Mysterious tunnel discovered under Mexican ruins
A tunnel is discovered beneath temple ruins in Teotihuacan, Mexico, that experts believe lead to tombs and an underground city dating back to 100 B.C.
A long-sealed tunnel has been found under the ruins of Teotihuacan, and chambers that seem to branch off it may hold the tombs of some of the ancient city's early rulers.
Experts say a tomb discovery would be significant. because the social structure of Teotihuacan remains a mystery after nearly 100 years of archaeological exploration at the site, which is best known for the towering Pyramids of the Moon and the Sun.
No depiction of a ruler, or the tomb of a monarch, has ever been found, setting the metropolis apart from other pre-Hispanic cultures that deified their rulers.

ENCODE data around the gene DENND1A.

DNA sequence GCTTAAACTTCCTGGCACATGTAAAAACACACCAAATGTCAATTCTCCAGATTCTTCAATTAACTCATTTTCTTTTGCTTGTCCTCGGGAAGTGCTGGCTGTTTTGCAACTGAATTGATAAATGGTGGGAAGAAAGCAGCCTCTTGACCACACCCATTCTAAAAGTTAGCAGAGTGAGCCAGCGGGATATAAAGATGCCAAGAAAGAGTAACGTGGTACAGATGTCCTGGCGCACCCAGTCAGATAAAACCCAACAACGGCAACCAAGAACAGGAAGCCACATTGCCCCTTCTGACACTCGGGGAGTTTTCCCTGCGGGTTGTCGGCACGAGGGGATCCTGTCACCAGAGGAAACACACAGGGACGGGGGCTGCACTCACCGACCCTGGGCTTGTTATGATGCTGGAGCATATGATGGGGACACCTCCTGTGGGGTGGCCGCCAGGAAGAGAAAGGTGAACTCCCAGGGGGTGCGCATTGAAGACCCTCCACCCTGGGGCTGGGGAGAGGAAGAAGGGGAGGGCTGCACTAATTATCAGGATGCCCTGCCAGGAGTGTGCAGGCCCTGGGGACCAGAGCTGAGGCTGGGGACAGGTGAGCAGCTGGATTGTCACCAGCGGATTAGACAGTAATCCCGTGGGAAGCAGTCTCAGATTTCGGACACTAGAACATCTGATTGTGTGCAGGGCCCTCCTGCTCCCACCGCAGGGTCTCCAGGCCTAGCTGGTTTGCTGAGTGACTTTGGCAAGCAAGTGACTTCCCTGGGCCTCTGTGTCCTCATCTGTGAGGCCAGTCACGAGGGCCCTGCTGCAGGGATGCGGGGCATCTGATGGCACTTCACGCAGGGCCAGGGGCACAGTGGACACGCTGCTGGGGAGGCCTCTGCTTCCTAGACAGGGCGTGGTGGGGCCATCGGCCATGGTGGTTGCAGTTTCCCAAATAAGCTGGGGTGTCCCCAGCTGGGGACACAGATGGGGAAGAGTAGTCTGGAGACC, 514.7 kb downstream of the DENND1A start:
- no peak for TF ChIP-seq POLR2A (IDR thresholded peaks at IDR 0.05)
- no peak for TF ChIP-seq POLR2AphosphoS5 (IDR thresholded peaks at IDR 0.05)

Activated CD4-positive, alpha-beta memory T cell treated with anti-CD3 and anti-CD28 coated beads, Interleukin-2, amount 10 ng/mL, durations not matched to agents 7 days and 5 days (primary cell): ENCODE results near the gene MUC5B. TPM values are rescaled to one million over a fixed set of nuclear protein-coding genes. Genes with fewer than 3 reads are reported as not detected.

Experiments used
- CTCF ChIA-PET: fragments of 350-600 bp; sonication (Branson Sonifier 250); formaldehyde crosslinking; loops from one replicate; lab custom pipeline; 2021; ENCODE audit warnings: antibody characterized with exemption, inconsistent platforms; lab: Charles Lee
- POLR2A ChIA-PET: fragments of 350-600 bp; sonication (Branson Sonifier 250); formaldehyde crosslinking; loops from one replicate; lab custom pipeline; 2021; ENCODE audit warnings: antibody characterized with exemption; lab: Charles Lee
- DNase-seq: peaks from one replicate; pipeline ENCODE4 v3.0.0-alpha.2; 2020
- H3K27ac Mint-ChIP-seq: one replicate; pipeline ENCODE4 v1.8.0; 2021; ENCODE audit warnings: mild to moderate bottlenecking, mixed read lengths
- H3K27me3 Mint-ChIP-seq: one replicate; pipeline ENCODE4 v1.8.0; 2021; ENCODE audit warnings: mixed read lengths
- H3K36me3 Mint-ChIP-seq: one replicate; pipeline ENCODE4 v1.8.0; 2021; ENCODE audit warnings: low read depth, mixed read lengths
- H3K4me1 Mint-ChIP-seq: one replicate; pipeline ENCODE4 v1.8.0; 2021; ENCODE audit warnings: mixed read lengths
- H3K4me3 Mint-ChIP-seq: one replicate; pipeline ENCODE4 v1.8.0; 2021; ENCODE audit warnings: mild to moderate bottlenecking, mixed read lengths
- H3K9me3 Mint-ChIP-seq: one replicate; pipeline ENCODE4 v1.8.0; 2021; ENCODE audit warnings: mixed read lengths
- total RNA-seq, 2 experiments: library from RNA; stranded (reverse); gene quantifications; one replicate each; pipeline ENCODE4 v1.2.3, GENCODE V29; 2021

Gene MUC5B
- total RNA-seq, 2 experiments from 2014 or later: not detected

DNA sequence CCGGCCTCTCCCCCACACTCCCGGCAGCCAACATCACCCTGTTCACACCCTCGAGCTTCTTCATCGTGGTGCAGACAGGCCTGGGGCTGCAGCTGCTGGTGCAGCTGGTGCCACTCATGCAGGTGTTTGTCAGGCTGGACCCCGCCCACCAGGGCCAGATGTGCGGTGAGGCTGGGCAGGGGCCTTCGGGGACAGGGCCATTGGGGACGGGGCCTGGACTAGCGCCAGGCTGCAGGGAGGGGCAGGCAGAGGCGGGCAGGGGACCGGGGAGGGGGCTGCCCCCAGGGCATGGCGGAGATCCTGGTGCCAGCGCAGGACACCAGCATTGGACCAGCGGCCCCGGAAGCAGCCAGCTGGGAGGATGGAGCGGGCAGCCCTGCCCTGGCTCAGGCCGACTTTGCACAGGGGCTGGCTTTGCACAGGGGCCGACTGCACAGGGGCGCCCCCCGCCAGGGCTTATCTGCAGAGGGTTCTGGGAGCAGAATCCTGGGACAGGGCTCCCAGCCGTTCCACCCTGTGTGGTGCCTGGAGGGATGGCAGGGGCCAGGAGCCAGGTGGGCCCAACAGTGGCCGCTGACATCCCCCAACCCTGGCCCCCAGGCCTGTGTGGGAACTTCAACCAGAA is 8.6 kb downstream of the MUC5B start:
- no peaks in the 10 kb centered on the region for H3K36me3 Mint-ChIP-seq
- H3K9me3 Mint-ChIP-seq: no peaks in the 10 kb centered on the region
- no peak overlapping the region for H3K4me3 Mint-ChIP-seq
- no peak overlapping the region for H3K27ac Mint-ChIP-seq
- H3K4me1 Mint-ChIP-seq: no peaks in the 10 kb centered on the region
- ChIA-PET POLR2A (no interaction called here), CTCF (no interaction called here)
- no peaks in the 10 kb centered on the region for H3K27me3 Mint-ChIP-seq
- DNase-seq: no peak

Archaeologists had suspected the hidden tunnel was there after a heavy rainstorm in 2003 caused the ground to sink at the foot of the Temple of Quetzacoatl, in the central ceremonial area of the ruins just north of Mexico City.
Starting last year, they began digging, and after eight months of excavation, they reached the roof of the tunnel last month, 40 feet (12 meters) below the surface.